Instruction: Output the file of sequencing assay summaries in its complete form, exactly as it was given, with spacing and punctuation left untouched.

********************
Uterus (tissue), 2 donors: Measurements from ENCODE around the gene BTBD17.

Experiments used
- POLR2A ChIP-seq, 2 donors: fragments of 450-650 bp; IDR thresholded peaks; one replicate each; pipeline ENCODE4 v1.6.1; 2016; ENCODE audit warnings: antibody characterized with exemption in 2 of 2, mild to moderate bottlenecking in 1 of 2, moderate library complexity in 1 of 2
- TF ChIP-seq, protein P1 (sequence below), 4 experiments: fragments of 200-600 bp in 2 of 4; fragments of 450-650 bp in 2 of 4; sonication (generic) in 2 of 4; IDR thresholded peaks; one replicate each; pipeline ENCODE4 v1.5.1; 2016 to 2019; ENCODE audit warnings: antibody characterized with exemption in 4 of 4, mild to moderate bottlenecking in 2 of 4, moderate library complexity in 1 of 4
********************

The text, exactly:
Uterus (tissue), 2 donors: Measurements from ENCODE around the gene BTBD17.

Experiments used
- POLR2A ChIP-seq, 2 donors: fragments of 450-650 bp; IDR thresholded peaks; one replicate each; pipeline ENCODE4 v1.6.1; 2016; ENCODE audit warnings: antibody characterized with exemption in 2 of 2, mild to moderate bottlenecking in 1 of 2, moderate library complexity in 1 of 2
- TF ChIP-seq, protein P1 (sequence below), 4 experiments: fragments of 200-600 bp in 2 of 4; fragments of 450-650 bp in 2 of 4; sonication (generic) in 2 of 4; IDR thresholded peaks; one replicate each; pipeline ENCODE4 v1.5.1; 2016 to 2019; ENCODE audit warnings: antibody characterized with exemption in 4 of 4, mild to moderate bottlenecking in 2 of 4, moderate library complexity in 1 of 4